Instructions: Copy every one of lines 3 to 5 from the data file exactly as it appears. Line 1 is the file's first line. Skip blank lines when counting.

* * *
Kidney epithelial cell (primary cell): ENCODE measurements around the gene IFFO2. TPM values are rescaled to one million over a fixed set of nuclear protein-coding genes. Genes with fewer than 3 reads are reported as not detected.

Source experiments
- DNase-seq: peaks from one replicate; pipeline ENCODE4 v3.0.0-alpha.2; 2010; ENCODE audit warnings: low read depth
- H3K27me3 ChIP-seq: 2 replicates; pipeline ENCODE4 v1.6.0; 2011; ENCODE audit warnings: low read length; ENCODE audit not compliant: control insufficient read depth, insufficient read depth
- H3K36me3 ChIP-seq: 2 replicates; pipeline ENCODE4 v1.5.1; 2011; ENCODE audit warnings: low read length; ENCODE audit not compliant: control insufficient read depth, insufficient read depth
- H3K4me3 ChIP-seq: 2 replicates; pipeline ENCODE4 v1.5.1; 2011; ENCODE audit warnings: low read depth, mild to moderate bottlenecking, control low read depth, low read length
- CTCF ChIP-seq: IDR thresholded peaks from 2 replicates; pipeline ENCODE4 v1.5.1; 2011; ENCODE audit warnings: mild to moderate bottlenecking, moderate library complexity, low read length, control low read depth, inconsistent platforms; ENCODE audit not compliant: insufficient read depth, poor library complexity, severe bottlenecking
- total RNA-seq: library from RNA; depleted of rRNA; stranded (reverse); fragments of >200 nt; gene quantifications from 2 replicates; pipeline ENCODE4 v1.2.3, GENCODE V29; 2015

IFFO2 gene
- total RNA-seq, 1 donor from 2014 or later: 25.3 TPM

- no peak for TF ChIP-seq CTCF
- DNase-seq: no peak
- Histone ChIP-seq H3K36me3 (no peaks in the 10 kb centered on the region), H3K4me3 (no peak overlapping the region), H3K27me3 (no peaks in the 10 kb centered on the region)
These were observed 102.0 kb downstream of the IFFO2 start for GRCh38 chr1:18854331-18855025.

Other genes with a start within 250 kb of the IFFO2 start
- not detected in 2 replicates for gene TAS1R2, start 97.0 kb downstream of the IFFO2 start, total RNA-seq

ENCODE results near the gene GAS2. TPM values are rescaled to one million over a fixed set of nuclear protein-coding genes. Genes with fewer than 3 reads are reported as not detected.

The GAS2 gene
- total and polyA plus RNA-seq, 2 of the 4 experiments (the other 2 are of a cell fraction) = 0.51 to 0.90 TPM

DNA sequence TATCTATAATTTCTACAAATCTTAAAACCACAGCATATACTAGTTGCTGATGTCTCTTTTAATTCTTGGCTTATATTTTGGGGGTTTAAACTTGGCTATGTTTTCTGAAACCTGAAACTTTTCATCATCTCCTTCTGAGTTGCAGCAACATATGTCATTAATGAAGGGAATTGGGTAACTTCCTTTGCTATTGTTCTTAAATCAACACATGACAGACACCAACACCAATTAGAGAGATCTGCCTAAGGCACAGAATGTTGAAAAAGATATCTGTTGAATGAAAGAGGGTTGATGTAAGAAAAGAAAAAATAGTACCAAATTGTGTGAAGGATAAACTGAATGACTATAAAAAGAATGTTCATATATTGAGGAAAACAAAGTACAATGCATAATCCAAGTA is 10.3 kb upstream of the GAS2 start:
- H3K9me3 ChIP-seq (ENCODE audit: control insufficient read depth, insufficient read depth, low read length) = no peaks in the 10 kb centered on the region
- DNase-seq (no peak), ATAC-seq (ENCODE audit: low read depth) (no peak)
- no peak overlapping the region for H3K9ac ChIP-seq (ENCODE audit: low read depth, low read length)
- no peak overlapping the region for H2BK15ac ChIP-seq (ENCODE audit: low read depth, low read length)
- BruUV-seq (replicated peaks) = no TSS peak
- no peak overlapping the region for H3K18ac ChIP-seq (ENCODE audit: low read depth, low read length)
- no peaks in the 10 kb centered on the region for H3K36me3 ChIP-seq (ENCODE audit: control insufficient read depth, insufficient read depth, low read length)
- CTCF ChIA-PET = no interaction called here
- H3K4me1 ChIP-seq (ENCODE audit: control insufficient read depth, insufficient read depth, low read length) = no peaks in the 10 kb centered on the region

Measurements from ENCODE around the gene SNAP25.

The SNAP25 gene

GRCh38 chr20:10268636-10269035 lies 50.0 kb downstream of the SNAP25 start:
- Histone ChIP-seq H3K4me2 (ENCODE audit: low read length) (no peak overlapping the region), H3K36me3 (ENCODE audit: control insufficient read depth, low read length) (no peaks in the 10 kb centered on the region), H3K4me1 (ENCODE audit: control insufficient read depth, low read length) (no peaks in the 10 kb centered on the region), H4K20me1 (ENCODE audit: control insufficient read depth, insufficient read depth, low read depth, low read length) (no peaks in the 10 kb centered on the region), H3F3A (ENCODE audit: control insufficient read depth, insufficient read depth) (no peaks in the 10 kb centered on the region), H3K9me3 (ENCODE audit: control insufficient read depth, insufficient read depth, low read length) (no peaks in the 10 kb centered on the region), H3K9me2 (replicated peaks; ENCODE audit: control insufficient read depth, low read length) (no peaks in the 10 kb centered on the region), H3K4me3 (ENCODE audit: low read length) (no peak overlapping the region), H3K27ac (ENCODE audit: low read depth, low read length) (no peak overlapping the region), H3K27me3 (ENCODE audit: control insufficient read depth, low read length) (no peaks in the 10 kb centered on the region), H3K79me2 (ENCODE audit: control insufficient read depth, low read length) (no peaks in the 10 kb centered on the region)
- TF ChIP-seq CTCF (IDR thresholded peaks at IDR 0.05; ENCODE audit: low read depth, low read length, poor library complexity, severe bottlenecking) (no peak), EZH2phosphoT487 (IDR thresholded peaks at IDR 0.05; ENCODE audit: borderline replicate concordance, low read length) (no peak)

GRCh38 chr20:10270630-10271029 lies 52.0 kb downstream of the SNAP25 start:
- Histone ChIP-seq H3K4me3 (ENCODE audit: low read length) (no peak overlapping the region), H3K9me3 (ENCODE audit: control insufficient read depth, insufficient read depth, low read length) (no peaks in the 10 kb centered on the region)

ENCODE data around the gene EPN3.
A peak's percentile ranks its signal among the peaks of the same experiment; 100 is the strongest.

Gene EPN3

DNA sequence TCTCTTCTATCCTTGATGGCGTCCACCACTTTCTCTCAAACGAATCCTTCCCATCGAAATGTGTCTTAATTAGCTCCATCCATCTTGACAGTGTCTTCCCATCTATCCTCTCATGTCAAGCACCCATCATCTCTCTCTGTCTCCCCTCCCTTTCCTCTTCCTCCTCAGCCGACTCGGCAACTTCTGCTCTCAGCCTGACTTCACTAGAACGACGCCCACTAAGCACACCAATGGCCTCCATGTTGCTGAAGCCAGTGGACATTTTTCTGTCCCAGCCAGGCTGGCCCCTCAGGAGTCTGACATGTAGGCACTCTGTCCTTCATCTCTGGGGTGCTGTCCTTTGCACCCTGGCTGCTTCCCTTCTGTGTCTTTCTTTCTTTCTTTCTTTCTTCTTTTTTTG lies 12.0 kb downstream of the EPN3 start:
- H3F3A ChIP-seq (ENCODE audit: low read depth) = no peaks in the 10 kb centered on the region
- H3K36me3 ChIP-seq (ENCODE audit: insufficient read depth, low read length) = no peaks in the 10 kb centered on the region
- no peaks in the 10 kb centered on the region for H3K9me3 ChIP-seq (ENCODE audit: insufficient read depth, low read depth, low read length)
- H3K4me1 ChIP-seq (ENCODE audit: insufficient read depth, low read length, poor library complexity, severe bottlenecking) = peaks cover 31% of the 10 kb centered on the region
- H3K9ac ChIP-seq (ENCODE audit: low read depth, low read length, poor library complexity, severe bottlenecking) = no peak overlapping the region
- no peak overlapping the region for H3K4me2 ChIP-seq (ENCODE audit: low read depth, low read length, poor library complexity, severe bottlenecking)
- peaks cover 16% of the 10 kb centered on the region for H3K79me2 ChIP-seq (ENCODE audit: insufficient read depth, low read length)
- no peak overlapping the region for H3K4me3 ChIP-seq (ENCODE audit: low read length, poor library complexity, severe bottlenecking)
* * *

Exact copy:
- DNase-seq: peaks from one replicate; pipeline ENCODE4 v3.0.0-alpha.2; 2010; ENCODE audit warnings: low read depth
- H3K27me3 ChIP-seq: 2 replicates; pipeline ENCODE4 v1.6.0; 2011; ENCODE audit warnings: low read length; ENCODE audit not compliant: control insufficient read depth, insufficient read depth
- H3K36me3 ChIP-seq: 2 replicates; pipeline ENCODE4 v1.5.1; 2011; ENCODE audit warnings: low read length; ENCODE audit not compliant: control insufficient read depth, insufficient read depth